5 Ways to Avoid Liggers at Your Next Event

Avoid Liggers

As event organisers, we all want to see large crowds of engaged people at our events. We thrive on the busyness and the buzz that they create.

However there is of course a balance between reaching a wide new audience and ensuring that the new audience being reached is relevant for your events’ goals.

However and whatever platform you choose to promote events on (even if this is simply on your own website) there is always a risk of some people showing up just for the “free stuff”. This, we refer to, as a ligger.

The good news is there are some easy ways to better manage and minimise this, so here we run through 5 ways to avoid liggers at your next event.

1. Charging for events

The number one way to avoid freeloaders is to charge for your events. This may not be appropriate for all events but even charging just £1-5 will be a big put-off for those looking simply for free stuff.

It also hugely reduces on-the day attendee drop out rates, so not only do you minimise the chances of liggers, but you increase the chances of genuinely interested attendees turning up.

Any revenue you make could then be donated to charity (or anything else you see fit) if you’d rather not be seen as making a profit from the events. Or, it could be used to help cover some of your costs too.

2. Not advertising free stuff

For events that need to be kept free to attend, the next best thing you can do to make it ligger-proof is not advertise that there will be free food / drinks on the event page (on Eventbrite).

Any time you put free give-aways front and centre of your promotional strategy as a way of enticing attendees, you stand a much greater chance of attracting a bunch of freeloaders too.

Attendees who are genuinely interested in attending your event will come anyway, and will see these free extras as a nice surprise. Those not genuinely interested in the event itself most likely won’t bother attending as they’ll go to another free event that is loudly advertising freebies.

3. Make use of Eventbrite’s privacy settings

With all events on Evenbrite there is the option to run them as either “public” or “private”.

Public events can be found through a simple search on the main Eventbrite site, and also on search engines like Google, making them more easily accessible.

Private events can only be found if the attendee has the URL (e.g. linked to from your own website) and they can even be set to be password protected and/or invitation only.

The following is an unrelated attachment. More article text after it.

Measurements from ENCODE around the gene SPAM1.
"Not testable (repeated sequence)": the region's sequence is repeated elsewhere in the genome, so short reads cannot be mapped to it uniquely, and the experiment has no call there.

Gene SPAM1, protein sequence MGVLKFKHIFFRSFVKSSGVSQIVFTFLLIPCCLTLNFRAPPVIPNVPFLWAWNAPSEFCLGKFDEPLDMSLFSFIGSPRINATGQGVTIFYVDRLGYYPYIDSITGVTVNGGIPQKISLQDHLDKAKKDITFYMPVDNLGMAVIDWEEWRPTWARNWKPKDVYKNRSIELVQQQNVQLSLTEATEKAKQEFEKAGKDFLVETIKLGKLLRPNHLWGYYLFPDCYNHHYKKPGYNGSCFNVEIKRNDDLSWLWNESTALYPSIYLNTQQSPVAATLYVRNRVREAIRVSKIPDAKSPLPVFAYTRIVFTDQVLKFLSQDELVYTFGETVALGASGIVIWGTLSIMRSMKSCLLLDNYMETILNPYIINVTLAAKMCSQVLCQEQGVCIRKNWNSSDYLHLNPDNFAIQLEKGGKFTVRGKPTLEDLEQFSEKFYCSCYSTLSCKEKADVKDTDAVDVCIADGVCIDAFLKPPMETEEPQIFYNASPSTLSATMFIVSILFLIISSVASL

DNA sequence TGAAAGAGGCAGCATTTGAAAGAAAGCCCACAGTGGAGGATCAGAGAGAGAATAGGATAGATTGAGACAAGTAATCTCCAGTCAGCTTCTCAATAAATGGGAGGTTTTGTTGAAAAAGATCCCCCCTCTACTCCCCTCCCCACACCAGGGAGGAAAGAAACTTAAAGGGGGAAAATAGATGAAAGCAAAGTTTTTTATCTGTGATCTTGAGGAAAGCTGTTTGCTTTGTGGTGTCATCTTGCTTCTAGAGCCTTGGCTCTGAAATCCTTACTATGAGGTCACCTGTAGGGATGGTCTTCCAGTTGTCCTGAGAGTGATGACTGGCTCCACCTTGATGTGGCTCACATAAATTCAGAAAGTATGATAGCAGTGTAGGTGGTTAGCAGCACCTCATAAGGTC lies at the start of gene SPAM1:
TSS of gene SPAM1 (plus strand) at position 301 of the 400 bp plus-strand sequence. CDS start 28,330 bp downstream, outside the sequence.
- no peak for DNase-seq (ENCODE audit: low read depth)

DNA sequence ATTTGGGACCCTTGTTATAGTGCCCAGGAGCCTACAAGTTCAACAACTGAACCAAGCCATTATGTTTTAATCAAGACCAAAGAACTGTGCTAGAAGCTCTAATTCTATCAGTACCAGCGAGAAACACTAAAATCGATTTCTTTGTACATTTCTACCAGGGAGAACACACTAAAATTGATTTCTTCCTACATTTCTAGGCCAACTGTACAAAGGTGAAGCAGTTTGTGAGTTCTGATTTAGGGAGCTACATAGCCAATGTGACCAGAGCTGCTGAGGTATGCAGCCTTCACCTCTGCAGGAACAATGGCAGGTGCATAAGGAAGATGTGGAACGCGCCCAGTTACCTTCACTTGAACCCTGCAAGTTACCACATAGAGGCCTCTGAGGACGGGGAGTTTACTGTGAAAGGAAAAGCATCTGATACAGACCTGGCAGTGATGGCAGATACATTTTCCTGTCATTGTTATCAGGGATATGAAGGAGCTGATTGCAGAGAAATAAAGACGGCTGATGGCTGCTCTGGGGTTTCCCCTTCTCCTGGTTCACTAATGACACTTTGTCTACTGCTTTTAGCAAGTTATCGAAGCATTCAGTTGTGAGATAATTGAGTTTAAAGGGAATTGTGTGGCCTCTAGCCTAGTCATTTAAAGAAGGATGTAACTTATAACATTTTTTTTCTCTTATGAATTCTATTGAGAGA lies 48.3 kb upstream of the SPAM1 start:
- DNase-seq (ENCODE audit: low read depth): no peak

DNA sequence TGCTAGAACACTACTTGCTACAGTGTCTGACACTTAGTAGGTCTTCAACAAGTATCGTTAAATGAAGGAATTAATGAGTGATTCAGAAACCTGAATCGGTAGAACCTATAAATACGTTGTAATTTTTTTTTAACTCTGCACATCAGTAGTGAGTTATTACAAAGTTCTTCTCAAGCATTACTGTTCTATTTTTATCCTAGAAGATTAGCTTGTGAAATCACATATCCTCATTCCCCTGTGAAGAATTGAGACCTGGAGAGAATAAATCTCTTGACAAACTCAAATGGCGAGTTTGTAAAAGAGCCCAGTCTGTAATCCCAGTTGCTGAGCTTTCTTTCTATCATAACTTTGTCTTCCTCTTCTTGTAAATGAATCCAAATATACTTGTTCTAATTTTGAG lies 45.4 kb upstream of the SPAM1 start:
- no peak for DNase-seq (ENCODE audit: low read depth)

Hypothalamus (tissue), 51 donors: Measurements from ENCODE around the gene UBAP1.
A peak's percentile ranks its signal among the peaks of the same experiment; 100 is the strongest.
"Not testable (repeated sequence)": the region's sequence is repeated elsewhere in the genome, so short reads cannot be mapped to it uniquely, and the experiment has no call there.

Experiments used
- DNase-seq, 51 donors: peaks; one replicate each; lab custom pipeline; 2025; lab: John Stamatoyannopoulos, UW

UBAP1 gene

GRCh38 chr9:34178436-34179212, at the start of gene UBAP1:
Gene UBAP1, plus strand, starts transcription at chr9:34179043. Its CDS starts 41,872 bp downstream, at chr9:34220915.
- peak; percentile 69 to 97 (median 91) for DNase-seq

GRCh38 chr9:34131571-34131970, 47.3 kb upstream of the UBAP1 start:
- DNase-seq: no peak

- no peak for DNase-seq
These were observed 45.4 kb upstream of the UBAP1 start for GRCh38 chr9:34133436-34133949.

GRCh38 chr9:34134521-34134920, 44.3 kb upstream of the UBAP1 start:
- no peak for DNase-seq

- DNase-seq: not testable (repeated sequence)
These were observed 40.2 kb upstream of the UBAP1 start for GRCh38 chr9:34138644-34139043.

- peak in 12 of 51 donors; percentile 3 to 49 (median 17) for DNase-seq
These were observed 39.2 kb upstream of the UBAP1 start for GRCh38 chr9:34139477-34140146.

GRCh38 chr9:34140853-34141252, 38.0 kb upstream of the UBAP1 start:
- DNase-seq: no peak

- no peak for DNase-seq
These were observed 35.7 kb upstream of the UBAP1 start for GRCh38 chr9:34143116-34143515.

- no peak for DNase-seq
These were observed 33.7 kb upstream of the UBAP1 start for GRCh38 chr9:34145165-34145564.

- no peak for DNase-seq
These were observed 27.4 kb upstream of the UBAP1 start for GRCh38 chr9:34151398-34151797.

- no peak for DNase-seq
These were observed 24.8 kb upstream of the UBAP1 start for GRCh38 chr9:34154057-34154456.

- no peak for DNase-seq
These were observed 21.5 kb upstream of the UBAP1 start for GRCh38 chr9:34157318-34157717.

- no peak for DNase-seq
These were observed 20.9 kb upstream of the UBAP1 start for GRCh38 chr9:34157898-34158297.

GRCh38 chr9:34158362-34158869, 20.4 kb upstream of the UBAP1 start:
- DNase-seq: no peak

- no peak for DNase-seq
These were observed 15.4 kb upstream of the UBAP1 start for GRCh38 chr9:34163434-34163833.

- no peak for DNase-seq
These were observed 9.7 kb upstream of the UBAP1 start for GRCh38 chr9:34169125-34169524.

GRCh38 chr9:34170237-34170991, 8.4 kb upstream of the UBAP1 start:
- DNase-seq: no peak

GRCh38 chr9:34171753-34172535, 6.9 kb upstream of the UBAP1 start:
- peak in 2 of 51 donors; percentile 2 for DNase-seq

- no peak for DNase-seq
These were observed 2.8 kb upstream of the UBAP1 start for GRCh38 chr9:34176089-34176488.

For many events, increasing privacy settings will help counteract the risk of freeloaders. So if you have a large guest list or database of prospective attendees, you might consider keeping your event private and only notifying your pre-selected guests.

4. Keeping track of your event’s guest list

Eventbrite also gives event organisers all the tools needed to be extremely secure and controlled about who is attending your events.

Checking in all attendees on arrival, blacklisting “repeat offenders” who are clearly an irrelevant audience, checking signups in the lead-up to events & exercising the right to cancel attendees – these are just a few methods of reducing the likelihood of freeloaders.

You should also keep a note of what emails people are using to sign up for your event. For example, if you’re running a professional networking evening with some free drinks and canapés on offer, you could make it mandatory for guests to use a work email address (i.e. no Hotmail, Gmail, Yahoo addresses) when registering for a ticket. This will help ensure you get only genuine sign-ups.

You could then cancel any attendees who don’t follow your rules, and not allow them entry if they still turn up. Remember, it’s your event, so you can control the policy of who is and isn’t allowed to be there!

5. Implementing a pre-approval / pre-registration phase to events

Following on from the last tip, many organisers on Eventbrite create a pre-approval phase before attendees can register for the free event itself.

This way you would ask attendees to register their interest to attend an event and then only those selected would be invited to the actual event page to get their ticket.

This extra approval process is also a great way of putting off freeloaders who usually look for the easiest possible process.


Liggers can be a pain for event organisers, but it’s worth remembering they’re still only a tiny percentage of attendees.

The steps suggested above will all help deter freeloaders, while still keeping the sign-up process friendly, simple and inviting for genuine attendees.

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